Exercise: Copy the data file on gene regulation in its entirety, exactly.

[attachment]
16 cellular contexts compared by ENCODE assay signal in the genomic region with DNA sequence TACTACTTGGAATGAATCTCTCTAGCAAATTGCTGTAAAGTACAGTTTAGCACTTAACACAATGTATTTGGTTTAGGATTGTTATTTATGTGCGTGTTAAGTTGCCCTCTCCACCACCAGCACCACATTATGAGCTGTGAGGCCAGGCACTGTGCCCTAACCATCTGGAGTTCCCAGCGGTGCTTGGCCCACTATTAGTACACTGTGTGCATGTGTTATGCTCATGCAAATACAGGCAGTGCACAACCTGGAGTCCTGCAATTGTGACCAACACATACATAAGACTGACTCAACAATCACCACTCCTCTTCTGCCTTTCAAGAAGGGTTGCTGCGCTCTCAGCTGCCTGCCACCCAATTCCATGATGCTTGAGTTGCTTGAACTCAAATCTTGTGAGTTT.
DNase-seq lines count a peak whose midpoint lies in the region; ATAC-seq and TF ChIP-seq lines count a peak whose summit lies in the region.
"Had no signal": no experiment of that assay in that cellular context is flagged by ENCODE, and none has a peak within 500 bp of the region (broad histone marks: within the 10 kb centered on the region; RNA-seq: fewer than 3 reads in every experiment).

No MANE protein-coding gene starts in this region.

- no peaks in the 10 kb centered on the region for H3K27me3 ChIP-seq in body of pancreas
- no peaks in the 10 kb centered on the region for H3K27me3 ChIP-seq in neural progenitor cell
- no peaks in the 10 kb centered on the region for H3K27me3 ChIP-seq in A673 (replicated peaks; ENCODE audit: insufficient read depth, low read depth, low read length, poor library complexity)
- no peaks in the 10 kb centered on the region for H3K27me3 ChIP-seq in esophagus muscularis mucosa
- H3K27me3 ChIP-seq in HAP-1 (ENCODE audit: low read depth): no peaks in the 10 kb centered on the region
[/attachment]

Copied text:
16 cellular contexts compared by ENCODE assay signal in the genomic region with DNA sequence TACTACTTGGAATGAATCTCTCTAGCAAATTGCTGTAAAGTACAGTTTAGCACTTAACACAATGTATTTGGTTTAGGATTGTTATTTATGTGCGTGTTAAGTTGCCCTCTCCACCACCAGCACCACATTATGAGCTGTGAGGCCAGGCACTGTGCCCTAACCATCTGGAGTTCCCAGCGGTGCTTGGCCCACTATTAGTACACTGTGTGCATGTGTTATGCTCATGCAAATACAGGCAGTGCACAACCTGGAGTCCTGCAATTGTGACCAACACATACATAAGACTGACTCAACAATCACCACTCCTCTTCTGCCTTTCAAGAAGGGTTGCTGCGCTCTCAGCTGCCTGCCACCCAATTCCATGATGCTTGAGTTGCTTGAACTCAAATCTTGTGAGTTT.
DNase-seq lines count a peak whose midpoint lies in the region; ATAC-seq and TF ChIP-seq lines count a peak whose summit lies in the region.
"Had no signal": no experiment of that assay in that cellular context is flagged by ENCODE, and none has a peak within 500 bp of the region (broad histone marks: within the 10 kb centered on the region; RNA-seq: fewer than 3 reads in every experiment).

No MANE protein-coding gene starts in this region.

- no peaks in the 10 kb centered on the region for H3K27me3 ChIP-seq in body of pancreas
- no peaks in the 10 kb centered on the region for H3K27me3 ChIP-seq in neural progenitor cell
- no peaks in the 10 kb centered on the region for H3K27me3 ChIP-seq in A673 (replicated peaks; ENCODE audit: insufficient read depth, low read depth, low read length, poor library complexity)
- no peaks in the 10 kb centered on the region for H3K27me3 ChIP-seq in esophagus muscularis mucosa
- H3K27me3 ChIP-seq in HAP-1 (ENCODE audit: low read depth): no peaks in the 10 kb centered on the region